Archive for the 'Politics' Category

Power Have The People

Last week I complained of this:

Technology as protagonist in news stories. The role of technology in the latest humanitarian disaster/terrorist outrage/doolally starlet banged up in mental health institution story. How Twitter helped Gloucestershire residents tell their families on the other side of the country that their carpets were still safe from the floods! How Islamist terrorists have been keeping Islamist terrorist encyclopedias- on their Blackberries! How famous people use the internet too, as evidenced by a comment left by a famous moron on the Bebo site of another famous moron currently in rehab!

And yesterday I saw this:

Facebook used to target Colombia’s FARC with global rally


There is an excellent piece on the FARC and Colombia in Oil Wars. what right does any group in a democracy have the right to resort to violence, which is what an insurgency is, against an elected government? After all, at the very least the FARC does that. And if there is no legitimate reason behind their waging armed struggle in the fist place than they can safely be condemmed regardless of what role they play or don’t play in the Colombian drug trade.

In short, if the FARC have political designs then why don’t they just compete for power electorally? Heck, even the Venezuelan opposition finally saw the light and has started doing that.

The answer to that question is quite simple – leftists have tried participating in electoral politics in Colombia only to be massacred by state supported right wing death squads. Most recently this happened in the 1980s and 1990s when some FARC members, communists, socialists, trade unionists, community organizers and other leftists formed a large political party called the Patriotic Union.

And what happened to the Patriotic Union? Well, lets just say 20 years on there aren’t many members still alive to tell about it.

And then:

So by now hopefully you can see why there is no Colombian equivalent of Chavez, or Correa, or Kirchner, or Lula. Well, there actually may be Colombian equivalents of those leaders. But rather than be public figures, which would make their life expectancy very short, those few that survived and didn’t go into exile are probably in a jungle somewhere holding a gun.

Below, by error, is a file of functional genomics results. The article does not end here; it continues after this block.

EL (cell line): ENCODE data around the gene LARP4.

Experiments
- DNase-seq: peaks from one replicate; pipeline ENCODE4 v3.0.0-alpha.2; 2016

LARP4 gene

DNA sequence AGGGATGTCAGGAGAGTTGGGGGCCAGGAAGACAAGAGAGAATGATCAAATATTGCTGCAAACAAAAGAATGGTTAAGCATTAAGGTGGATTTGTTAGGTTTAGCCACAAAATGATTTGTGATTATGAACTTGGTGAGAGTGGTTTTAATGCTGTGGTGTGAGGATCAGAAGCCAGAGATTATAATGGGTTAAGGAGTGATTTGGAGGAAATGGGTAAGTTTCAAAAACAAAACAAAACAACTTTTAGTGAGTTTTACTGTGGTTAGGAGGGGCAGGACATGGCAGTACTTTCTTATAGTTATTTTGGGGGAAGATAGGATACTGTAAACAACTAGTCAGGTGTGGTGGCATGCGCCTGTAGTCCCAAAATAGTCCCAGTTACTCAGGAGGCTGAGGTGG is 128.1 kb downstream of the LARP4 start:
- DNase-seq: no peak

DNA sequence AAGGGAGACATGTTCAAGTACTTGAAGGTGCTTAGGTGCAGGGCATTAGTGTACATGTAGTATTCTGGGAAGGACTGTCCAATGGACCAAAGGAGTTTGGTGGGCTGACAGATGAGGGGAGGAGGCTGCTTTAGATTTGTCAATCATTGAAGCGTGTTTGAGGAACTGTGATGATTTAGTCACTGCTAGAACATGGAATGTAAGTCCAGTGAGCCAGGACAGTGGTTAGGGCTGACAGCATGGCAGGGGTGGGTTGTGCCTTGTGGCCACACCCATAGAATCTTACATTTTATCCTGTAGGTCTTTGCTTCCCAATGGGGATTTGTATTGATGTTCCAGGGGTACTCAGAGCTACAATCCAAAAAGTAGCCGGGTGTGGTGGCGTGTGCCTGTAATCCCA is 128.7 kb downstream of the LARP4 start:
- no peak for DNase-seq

And can they be blamed? No they can’t. The reason is, Colombia is not a true democracy. Certainly any country where politicians of a certain persuasion are systematically murdered cannot be considered to be democratic and its citizens certainly have the right to use any means at their disposal, including armed insurgency, to change that government.

A few weeks back, I was listening to a French interview with Eric Hobsbawm that touches on revolutionary guerilla movements. Whilst he lamented the fact that there was no longer any revolutionary aspect to the FARC’s activities, he displayed a certain sympathy for the FARC for precisely the reasons Oil Wars outlines: the fact that its attempt to form a civilian political movement was met with extreme and murderous violence from the Colombian state meant that there was no alternative but armed insurgency.

What I find troubling about the events presented in the proliferation of stories about the anti-FARC protests is the entire absence of any attention to the role of Colombian governments and their backers in creating the situation obtaining in Colombia.

One might be inclined to conclude, from the impression delivered by the representation of these protests, that the purity of demands issued (No More Kidnappings, No More Terrorism, No More Deaths, No More FARC) reflected the purity of Colombian government objectives. The New York Times presents things as such in its report on the marches, describing the FARC as ‘Marxist-inspired’ (which Marxist?), and gives special relevance to Hugo Chávez’s role in proceedings.

I am not really concerned with the fact that newspapers represent events in line with imperial priorities, since that is a fact of empire. It is more the potential that now exists to generate an event, with purportedly ‘good’ objectives, and to have this understood as an authentic expression of people power, when it is in fact a legitimation of state or imperial power. By ‘event’, I don’t just mean the simple fact of people marching on the street with banners. I also mean the representation of these people marching on the street with banners, and what it connotes.

Some connotations of the FARC march are:

  1. FARC is bad, ergo Colombian government and its allies good
  2. Ditto Hugo Chávez, in the case of the NYT report